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How to spot bargains -- and squeeze lessons from history

howard_marks
"We don’t expect to be able to hit the bottom. All we care about is that we’re buying cheap. If it gets cheaper, we buy more. Eventually, it’ll work out - so long as we are right.”

HOWARD MARKS is chairman of private equity firm Oaktree Capital, which he co-founded and grew into the biggest distressed-debt investor in the world.

Oaktree's assets under management amounted to about US$83 billion, according to an entry in Wikipedia a few years ago.


Oaktree employs approximately 600 people in Los Angeles (headquarters), New York, Stamford (Connecticut), Amsterdam, Frankfurt, London, Luxembourg, Paris, Beijing, Hong Kong, Seoul, Singapore and Tokyo.

Mr Marks has just put out a 'memo to clients' in which he asserts that in the stock market, history often repeats itself and investors should learn and take advantage of such situations.

Distilling from his decades of investing experience, the 66-year-old shared a particularly interesting view on how to sport bargains (see screenshot below).

There are more insights contained in his entire memo, which is 10 pages long, and which you can read on the Oaktree website.

And if you want more, there is an excellent 2011 Bloomberg article on Mr Marks and his investment philosophy here.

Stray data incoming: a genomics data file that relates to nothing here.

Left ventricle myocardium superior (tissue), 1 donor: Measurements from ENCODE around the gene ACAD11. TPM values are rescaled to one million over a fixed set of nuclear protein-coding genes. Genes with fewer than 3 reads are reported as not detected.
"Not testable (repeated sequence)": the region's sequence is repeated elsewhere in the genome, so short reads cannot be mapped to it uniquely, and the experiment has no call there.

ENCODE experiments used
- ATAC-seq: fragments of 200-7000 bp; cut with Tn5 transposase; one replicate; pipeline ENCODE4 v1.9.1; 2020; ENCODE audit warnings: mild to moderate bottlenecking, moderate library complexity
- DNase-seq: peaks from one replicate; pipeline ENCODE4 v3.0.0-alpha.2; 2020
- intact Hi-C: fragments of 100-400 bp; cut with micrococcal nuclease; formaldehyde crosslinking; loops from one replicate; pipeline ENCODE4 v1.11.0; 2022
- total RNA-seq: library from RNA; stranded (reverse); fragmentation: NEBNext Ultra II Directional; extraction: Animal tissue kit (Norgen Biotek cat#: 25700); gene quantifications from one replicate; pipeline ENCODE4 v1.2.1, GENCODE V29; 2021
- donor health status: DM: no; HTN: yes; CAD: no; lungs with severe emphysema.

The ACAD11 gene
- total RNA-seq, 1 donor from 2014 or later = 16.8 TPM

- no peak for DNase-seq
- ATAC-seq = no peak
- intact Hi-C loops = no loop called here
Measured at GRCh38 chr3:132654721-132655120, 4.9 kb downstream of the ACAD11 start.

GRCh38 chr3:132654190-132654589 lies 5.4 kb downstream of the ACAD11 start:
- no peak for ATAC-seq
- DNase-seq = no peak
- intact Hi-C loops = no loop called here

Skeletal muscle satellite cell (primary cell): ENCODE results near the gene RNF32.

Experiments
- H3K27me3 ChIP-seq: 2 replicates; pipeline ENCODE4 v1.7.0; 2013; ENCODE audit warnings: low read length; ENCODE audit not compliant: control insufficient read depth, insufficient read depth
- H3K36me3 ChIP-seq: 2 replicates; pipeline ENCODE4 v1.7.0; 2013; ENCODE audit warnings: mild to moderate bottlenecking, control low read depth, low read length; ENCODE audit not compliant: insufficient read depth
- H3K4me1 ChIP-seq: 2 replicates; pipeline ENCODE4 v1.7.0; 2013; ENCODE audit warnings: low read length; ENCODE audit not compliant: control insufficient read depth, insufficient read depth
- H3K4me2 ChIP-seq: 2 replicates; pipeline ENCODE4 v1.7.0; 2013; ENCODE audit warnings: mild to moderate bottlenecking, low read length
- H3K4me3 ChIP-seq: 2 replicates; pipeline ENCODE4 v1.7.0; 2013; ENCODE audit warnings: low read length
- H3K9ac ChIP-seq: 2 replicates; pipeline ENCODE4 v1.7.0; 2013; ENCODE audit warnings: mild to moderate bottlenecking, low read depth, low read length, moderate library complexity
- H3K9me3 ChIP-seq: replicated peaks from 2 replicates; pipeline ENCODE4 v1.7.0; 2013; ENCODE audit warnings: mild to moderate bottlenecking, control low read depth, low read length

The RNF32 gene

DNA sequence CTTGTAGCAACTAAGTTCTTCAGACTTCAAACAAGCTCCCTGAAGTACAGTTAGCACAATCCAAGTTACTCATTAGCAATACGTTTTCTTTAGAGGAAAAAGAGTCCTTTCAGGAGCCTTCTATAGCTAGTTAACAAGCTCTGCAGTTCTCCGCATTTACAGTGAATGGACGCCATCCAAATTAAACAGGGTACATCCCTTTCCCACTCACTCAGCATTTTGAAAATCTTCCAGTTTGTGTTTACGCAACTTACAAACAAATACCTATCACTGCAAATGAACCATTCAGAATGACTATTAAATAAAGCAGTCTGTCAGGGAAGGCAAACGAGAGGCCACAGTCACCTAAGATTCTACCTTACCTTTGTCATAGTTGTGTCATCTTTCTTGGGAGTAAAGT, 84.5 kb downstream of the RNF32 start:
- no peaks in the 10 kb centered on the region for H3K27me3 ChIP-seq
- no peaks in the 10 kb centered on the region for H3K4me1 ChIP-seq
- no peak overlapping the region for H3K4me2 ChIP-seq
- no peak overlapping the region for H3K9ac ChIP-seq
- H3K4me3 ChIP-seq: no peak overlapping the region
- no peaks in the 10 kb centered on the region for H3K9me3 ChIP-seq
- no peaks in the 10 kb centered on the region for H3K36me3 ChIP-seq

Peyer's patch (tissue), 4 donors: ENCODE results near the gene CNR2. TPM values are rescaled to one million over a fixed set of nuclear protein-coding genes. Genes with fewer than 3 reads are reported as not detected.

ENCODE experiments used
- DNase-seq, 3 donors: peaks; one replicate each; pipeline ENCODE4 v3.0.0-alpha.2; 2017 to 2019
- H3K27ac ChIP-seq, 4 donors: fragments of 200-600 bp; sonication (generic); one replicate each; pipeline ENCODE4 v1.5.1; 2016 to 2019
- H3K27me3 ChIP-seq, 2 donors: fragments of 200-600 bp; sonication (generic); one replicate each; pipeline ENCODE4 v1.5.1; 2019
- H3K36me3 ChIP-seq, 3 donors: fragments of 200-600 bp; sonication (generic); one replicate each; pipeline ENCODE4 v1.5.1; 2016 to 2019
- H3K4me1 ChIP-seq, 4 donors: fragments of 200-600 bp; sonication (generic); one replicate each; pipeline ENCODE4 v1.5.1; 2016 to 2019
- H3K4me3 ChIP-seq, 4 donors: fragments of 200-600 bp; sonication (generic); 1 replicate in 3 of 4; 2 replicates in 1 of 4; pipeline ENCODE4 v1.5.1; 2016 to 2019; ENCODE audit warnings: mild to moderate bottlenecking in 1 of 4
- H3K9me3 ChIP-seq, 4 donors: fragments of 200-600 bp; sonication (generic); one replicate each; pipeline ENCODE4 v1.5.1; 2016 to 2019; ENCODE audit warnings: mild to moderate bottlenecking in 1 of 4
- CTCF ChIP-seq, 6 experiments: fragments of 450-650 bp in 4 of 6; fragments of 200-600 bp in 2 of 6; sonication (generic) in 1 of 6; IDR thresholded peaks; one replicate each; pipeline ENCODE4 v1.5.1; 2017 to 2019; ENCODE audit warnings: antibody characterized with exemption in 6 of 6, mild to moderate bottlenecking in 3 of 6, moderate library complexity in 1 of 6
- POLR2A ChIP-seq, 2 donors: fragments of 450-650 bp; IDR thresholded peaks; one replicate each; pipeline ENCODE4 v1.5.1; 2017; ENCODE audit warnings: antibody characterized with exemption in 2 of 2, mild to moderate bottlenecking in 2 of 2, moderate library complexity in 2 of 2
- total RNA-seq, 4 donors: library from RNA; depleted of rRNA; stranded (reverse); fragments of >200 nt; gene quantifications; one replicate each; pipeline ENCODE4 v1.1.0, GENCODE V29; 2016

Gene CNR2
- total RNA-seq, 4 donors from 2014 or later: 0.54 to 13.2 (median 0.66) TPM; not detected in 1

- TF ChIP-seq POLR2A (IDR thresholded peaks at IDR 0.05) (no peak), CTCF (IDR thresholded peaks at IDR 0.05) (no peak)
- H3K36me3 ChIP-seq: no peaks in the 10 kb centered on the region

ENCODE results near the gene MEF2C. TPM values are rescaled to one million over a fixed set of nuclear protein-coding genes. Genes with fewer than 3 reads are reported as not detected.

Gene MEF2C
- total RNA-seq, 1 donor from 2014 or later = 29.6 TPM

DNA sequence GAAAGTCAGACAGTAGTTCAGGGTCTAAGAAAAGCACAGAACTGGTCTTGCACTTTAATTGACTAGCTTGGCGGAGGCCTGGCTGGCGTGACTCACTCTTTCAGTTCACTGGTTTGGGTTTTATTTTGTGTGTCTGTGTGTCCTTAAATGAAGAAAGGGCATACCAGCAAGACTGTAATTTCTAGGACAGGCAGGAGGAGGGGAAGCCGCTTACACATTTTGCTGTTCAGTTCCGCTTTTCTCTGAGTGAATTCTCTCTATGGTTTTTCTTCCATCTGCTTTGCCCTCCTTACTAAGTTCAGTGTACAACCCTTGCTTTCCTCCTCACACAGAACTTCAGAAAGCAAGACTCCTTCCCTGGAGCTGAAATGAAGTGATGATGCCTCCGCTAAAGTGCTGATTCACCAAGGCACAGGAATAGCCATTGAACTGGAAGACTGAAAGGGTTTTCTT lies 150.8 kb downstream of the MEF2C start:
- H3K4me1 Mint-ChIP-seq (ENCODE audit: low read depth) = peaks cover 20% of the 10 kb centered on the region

oaktree_memo
 

Comments  

 
0 #2 ethan999 2012-04-18 10:40
I think you may be right Best.

There has been a long period of unwavering complacent optimism in the Singapore property market for many years now. I remember 8-10 years ago this was not the case and people were very concerned with the oversupply situation. That phase of the cycle will come again, it's only a matter of time.

Compared to price/cash flow returns for many stocks, the price to rental yield cash flows returns of property, net of items like maintenance, periodic renovation costs, property tax, agent fees and such is actually pretty low.

I would much rather buy REITs if I'm looking for cash flow.
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0 #1 Best 2012-04-14 11:06
Applying what is said above, the Singapore property market is filled to the brim with optimism. Investors & speculators are optimistic that prices will continue to go up and yield sweet capital gains for them. Hahaha.... History will prove them wrong soon?
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